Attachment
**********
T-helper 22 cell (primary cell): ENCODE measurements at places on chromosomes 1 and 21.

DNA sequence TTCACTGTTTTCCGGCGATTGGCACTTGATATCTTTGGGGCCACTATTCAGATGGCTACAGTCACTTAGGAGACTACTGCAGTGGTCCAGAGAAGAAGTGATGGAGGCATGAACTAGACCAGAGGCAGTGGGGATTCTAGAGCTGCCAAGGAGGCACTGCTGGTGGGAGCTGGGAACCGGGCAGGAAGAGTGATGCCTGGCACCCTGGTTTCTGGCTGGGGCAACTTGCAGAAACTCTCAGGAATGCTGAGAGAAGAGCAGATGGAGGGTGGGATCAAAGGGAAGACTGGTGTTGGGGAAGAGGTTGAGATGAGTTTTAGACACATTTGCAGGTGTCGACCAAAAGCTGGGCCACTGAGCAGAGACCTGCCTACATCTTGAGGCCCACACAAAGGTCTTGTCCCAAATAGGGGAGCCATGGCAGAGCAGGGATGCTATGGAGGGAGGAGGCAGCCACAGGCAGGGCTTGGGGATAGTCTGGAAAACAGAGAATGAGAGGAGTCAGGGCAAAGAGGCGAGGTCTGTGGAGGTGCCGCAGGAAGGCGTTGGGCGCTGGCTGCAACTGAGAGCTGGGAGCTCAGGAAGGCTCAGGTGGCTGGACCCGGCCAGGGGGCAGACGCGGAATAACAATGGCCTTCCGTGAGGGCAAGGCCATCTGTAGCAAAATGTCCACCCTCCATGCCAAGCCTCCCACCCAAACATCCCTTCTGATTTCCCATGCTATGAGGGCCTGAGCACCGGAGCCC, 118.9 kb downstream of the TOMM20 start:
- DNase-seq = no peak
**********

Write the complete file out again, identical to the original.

T-helper 22 cell (primary cell): ENCODE measurements at places on chromosomes 1 and 21.

DNA sequence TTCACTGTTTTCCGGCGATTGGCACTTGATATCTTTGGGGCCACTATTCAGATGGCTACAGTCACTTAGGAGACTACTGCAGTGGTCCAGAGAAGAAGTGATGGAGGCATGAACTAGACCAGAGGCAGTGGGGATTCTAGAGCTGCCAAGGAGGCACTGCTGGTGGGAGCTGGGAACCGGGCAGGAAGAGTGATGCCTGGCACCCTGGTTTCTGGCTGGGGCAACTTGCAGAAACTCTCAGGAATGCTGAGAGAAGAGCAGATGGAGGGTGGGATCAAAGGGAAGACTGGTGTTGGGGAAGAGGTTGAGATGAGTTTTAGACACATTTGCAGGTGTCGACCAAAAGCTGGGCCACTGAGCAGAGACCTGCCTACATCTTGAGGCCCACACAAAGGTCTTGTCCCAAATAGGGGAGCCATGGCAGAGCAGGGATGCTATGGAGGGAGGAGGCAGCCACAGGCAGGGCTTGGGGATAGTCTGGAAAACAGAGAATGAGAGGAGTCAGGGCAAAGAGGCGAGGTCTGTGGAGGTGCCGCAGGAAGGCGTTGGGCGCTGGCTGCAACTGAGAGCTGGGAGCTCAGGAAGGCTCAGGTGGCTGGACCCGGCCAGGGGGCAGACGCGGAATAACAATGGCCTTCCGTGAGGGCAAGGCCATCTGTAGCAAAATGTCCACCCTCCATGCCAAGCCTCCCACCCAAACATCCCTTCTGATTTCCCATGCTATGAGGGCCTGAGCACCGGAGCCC, 118.9 kb downstream of the TOMM20 start:
- DNase-seq = no peak